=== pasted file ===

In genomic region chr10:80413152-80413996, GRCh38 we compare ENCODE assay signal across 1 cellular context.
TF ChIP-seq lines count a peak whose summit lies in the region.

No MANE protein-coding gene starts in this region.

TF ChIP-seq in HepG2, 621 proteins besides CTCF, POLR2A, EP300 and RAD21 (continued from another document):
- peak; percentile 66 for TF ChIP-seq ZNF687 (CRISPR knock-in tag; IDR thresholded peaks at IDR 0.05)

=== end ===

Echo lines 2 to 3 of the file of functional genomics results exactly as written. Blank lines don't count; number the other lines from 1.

TF ChIP-seq lines count a peak whose summit lies in the region.

No MANE protein-coding gene starts in this region.